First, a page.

Government can help in this evolution by curtailing the number of change orders and last-minute tweaks in designs pushed through without concomitant alterations of budgets and delivery schedules. These changes create a domino effect as they work their way up the supply chain to second-, third-, and fourth-tier suppliers, resulting in all suppliers missing their targets. At the end of the day, customers can’t expect to avoid delays if they hand the final plans to suppliers six months late.

But government isn’t the only offender. Primary satellite manufacturers also can overload suppliers with engineering changes that doom them to late delivery. From our experience, the causes of industry delays and cost overruns are evenly divided among suppliers, satellite manufacturers, and the government customer. Improving performance will require the collaboration of all three to develop more sustainable operating models.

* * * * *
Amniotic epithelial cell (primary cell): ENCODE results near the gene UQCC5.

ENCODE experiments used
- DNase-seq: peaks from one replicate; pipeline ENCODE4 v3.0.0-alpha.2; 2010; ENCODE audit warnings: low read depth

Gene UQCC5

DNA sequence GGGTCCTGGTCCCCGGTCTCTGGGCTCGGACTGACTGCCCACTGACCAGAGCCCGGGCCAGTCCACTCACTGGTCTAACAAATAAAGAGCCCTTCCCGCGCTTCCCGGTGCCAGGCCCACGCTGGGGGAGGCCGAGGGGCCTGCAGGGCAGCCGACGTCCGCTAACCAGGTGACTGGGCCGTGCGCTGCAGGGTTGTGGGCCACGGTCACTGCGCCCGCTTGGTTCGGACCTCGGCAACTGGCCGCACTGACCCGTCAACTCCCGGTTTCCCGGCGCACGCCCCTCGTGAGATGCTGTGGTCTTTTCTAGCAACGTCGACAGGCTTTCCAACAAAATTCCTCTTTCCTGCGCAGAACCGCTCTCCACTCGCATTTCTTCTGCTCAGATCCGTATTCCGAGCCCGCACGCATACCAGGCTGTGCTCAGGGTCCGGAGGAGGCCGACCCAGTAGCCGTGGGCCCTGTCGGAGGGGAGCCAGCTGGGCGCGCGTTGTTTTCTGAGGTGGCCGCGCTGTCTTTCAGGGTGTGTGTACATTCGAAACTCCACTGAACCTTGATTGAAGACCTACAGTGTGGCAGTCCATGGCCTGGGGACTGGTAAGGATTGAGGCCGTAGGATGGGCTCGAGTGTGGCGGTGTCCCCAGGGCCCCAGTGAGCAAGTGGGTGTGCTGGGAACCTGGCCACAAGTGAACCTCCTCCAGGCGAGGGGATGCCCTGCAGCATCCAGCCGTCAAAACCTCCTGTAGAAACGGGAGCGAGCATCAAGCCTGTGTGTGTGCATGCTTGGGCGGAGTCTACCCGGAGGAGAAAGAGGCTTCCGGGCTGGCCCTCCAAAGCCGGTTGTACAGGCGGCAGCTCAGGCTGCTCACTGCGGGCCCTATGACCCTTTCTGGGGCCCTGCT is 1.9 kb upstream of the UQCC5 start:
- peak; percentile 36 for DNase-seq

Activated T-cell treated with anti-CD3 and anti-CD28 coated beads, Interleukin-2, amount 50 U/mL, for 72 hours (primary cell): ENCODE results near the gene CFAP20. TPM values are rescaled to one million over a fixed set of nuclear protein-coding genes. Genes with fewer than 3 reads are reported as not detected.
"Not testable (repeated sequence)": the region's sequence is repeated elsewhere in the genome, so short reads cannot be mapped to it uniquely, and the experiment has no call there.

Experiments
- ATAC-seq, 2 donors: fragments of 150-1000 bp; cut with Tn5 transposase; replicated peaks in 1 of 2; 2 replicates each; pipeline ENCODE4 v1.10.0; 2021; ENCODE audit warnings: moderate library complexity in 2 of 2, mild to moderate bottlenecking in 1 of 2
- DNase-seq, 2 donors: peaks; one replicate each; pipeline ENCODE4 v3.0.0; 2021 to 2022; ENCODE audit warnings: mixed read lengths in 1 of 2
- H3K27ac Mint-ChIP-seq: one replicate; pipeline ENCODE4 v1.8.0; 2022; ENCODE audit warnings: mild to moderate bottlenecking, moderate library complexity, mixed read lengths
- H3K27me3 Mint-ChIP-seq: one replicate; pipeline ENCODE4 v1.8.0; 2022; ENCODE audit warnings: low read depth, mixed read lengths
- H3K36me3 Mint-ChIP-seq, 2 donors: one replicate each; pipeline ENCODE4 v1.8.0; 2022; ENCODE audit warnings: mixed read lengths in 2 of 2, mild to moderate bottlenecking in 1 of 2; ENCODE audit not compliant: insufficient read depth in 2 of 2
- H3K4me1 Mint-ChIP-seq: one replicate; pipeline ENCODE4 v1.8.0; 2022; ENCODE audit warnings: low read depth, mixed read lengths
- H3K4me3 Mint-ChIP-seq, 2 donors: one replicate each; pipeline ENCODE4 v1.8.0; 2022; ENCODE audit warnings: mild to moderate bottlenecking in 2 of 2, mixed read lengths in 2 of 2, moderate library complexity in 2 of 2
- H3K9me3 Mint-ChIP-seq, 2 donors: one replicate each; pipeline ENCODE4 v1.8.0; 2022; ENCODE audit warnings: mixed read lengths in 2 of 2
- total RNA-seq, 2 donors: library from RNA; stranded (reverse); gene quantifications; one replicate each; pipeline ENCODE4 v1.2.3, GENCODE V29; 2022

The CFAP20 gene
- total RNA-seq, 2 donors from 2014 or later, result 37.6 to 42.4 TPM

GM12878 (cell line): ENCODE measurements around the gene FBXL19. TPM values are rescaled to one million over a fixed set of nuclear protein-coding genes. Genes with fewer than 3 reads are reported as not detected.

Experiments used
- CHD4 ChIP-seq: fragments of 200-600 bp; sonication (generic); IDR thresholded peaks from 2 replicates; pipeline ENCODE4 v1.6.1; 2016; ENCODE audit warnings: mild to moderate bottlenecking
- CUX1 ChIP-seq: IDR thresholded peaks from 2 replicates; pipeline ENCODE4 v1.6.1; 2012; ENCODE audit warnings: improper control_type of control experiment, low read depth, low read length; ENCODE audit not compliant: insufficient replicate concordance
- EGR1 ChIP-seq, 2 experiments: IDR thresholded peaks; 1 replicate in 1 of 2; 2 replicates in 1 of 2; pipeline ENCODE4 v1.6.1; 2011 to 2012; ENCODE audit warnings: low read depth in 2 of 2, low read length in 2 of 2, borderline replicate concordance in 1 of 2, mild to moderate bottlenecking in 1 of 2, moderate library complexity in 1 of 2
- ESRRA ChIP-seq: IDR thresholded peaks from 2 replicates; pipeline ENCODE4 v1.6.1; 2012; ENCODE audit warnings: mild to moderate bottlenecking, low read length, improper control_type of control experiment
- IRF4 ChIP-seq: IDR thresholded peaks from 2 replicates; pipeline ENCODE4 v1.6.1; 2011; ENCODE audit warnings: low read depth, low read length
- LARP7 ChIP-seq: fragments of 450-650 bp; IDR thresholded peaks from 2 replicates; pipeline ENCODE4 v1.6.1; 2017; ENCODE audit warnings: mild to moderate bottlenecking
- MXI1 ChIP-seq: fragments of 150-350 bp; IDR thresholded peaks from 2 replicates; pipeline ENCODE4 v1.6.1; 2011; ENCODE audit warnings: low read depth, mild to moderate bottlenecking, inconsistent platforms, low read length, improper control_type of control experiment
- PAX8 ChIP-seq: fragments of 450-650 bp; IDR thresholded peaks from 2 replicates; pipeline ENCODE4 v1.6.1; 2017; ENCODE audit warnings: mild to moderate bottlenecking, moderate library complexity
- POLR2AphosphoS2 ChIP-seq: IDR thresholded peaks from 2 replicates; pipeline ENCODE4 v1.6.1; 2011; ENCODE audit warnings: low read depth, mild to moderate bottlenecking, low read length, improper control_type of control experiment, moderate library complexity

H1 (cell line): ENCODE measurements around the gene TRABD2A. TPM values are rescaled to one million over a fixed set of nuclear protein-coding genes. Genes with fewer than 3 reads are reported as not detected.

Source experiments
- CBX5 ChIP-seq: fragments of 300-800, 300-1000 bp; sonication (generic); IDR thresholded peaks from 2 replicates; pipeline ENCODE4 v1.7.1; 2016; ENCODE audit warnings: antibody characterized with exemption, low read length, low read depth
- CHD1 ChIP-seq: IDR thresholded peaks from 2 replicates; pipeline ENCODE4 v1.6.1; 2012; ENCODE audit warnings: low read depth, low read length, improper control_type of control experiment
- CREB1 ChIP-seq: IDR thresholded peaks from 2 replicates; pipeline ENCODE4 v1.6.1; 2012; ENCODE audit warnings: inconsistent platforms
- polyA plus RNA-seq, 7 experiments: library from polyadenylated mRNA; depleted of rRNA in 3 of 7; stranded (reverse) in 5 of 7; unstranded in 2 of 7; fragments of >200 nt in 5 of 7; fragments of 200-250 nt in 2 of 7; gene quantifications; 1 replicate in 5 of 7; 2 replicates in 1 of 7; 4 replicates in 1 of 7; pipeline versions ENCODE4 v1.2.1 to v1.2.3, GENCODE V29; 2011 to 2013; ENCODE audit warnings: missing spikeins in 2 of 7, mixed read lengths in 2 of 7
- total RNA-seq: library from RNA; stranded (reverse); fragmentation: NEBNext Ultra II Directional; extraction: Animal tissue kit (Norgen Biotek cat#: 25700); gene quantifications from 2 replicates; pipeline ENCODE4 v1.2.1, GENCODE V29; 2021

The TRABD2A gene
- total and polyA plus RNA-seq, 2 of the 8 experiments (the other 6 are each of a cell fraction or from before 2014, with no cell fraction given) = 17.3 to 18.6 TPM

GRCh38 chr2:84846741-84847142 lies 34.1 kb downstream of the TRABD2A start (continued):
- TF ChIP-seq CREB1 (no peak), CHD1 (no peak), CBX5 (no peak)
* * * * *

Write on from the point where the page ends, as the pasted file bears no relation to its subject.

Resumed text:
Strengthening the space manufacturing supply chain and creating strategic partnerships

We’ve identified three strategies that should help satellite manufacturers and their suppliers adapt faster to the new reality and be more successful, particularly on fixed-price projects:

1. A rebalancing of power between engineering and other functions

2. Increasing visibility into lower-tier suppliers to better understand risks

3. Developing a viable formula for making decisions about whether to insource or outsource components

The first step involves giving supply chain and manufacturing executives a seat at the table, so the experts with the best visibility into parts and production have a greater say on design, scheduling, and pricing. This requires supply chain and manufacturing be involved during both the design of the project and the bidding process. This will require educating engineering on why this input should be seen as crucial to success in this new more commercial world.

Next, there is a significant need for mapping the supply chain to provide much more visibility into the operations of second-, third- and even fourth-tier suppliers — and then requiring more accountability from the immediate customer of that tier. While many satellite producers don’t see this as their responsibility, understanding the risks for various tiers may help companies construct more successful bids and give them a leg up with government customers.